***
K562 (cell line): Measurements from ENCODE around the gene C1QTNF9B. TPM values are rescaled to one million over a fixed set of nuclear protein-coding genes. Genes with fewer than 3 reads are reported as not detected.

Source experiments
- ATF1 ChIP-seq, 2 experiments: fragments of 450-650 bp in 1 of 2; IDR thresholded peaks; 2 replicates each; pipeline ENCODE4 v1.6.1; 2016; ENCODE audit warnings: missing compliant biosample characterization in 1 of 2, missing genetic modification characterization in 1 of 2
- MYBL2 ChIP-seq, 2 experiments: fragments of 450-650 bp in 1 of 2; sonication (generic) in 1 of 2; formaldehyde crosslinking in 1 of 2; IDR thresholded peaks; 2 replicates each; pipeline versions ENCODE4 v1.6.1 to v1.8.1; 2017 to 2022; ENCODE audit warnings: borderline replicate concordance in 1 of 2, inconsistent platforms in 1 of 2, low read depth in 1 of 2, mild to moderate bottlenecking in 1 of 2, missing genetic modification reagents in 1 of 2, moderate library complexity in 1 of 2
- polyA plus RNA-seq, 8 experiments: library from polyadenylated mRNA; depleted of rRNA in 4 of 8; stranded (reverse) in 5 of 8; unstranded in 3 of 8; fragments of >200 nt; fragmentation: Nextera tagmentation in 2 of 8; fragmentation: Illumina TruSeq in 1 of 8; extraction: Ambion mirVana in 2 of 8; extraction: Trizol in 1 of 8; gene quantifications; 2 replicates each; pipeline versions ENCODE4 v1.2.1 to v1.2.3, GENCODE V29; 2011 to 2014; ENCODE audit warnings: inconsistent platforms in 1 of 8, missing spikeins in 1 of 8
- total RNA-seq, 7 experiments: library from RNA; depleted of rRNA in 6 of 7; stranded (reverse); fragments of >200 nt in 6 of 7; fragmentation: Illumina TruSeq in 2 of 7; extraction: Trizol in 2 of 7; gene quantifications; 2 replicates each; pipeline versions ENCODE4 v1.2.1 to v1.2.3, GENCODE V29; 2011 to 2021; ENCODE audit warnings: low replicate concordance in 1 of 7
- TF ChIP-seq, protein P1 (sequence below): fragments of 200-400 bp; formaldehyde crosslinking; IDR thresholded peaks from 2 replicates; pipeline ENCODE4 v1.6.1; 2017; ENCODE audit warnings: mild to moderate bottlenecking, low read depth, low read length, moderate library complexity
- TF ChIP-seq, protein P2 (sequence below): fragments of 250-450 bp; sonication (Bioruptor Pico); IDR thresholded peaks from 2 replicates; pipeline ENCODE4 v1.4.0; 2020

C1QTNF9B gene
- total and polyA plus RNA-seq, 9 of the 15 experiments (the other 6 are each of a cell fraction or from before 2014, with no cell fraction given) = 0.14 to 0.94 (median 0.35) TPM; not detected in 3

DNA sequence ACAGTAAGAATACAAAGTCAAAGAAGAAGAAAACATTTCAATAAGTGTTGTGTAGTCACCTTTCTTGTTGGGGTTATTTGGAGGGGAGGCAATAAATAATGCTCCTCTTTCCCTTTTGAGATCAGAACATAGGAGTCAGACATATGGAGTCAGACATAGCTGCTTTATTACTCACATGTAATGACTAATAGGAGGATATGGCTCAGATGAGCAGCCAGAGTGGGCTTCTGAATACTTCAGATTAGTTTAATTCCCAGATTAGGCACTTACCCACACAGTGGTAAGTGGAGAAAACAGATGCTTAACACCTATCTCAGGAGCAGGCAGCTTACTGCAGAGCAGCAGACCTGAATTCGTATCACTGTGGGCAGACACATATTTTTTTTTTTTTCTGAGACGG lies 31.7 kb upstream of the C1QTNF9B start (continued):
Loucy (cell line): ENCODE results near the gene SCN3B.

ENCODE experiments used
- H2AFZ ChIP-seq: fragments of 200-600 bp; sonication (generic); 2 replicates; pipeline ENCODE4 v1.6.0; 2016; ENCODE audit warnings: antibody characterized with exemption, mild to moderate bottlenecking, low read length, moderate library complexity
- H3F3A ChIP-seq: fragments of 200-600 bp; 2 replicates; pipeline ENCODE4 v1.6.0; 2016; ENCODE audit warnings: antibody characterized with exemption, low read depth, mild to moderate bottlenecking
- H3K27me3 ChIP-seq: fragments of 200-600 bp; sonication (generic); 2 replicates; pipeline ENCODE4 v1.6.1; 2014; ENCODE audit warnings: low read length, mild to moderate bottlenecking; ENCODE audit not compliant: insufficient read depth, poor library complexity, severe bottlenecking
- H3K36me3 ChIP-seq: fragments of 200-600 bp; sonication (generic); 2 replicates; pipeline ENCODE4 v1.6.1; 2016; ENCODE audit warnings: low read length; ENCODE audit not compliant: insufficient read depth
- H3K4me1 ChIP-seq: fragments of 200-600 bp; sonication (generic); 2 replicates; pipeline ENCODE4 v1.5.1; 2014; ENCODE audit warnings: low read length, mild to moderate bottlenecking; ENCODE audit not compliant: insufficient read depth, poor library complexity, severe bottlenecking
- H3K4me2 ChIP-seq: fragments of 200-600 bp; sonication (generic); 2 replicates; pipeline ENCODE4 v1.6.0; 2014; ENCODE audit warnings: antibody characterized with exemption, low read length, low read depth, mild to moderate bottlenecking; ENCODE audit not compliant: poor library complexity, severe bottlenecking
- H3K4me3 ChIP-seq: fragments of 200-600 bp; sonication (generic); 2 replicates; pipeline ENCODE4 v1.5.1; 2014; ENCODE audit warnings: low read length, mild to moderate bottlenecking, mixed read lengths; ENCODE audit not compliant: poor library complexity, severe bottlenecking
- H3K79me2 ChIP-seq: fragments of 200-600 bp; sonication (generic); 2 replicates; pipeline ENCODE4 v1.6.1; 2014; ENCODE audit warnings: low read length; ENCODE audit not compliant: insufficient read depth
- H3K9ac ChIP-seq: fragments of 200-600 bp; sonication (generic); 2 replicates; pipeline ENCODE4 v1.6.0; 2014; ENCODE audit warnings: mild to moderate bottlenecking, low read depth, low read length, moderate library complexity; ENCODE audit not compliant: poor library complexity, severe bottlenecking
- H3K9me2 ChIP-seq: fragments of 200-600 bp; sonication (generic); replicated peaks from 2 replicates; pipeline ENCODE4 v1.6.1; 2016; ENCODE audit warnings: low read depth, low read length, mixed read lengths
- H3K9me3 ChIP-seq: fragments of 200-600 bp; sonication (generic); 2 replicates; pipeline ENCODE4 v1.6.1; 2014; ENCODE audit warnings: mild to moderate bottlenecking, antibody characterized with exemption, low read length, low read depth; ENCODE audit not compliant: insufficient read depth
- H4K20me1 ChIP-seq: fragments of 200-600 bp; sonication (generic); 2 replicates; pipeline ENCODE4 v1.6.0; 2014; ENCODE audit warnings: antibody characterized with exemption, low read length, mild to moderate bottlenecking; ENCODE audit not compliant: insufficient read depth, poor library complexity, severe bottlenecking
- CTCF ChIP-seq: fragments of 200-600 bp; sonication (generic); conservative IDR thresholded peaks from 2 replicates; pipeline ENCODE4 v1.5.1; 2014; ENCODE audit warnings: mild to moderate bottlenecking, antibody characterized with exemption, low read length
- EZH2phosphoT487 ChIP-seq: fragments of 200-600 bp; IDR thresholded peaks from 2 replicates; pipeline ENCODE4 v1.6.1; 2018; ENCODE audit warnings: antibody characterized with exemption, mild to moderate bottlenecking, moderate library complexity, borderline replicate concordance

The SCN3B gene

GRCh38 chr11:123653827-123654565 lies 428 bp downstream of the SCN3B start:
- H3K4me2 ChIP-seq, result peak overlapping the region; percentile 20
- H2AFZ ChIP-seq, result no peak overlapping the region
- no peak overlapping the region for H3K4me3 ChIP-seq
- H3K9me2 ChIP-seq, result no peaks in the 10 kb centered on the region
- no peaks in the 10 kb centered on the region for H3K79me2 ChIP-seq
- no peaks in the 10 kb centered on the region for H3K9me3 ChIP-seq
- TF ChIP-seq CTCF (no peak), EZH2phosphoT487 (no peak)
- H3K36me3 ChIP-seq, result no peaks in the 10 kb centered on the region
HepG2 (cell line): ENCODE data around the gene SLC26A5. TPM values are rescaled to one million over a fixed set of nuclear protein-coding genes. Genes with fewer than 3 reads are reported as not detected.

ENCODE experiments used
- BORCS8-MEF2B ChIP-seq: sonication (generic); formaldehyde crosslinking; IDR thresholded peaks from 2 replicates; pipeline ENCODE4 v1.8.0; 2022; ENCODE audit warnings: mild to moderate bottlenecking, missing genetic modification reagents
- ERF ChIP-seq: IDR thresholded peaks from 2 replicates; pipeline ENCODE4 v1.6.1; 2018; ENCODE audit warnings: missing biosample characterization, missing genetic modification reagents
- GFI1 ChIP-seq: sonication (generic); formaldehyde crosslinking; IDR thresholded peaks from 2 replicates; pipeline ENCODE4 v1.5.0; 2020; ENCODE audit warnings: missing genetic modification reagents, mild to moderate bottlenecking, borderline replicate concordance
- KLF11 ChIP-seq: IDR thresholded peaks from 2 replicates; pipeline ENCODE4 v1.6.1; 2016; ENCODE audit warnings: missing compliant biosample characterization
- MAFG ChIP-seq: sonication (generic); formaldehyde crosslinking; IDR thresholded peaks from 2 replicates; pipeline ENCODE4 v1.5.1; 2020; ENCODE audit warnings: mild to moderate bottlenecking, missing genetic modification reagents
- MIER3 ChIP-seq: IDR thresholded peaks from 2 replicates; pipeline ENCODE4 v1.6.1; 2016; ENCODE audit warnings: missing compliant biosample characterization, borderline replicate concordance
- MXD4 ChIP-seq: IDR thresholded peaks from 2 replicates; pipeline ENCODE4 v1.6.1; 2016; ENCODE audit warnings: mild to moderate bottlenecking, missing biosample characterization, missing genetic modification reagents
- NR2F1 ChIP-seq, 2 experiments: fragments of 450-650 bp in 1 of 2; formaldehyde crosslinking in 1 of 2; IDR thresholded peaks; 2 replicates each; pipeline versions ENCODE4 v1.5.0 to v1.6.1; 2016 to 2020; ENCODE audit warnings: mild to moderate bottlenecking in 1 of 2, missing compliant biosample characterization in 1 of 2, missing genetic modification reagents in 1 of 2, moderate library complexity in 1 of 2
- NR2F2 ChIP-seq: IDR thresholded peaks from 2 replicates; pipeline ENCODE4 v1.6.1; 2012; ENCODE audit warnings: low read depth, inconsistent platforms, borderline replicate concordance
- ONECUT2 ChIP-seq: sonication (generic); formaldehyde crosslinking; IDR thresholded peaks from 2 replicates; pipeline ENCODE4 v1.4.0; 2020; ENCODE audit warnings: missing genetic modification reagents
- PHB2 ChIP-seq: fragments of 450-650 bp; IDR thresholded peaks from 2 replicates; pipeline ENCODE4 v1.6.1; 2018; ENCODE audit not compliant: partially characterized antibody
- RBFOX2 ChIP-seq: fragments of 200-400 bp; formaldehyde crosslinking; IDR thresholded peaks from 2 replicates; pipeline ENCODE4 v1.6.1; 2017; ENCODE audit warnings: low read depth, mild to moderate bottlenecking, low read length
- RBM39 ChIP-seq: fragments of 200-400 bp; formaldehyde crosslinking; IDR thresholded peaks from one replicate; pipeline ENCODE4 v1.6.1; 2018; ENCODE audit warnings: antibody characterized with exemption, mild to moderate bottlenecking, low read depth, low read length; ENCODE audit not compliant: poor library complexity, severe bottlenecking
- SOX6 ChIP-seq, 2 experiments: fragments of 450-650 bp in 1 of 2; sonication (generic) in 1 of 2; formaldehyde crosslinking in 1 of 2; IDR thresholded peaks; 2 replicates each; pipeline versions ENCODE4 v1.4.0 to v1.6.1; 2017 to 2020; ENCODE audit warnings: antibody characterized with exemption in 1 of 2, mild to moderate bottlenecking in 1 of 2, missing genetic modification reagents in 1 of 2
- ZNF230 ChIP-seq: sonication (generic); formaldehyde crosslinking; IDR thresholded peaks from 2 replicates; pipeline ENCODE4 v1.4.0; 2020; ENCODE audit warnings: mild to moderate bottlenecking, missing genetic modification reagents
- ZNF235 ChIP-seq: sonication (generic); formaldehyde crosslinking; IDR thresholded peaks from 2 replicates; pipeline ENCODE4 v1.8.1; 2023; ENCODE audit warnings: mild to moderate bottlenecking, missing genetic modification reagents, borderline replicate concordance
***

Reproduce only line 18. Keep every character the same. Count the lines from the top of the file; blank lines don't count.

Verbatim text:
- H3K4me1 ChIP-seq: fragments of 200-600 bp; sonication (generic); 2 replicates; pipeline ENCODE4 v1.5.1; 2014; ENCODE audit warnings: low read length, mild to moderate bottlenecking; ENCODE audit not compliant: insufficient read depth, poor library complexity, severe bottlenecking